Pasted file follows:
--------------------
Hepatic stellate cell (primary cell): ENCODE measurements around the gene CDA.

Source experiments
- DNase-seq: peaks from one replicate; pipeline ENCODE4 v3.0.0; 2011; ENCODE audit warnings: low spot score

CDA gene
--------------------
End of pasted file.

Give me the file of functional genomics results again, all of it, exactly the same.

Hepatic stellate cell (primary cell): ENCODE measurements around the gene CDA.

Source experiments
- DNase-seq: peaks from one replicate; pipeline ENCODE4 v3.0.0; 2011; ENCODE audit warnings: low spot score

CDA gene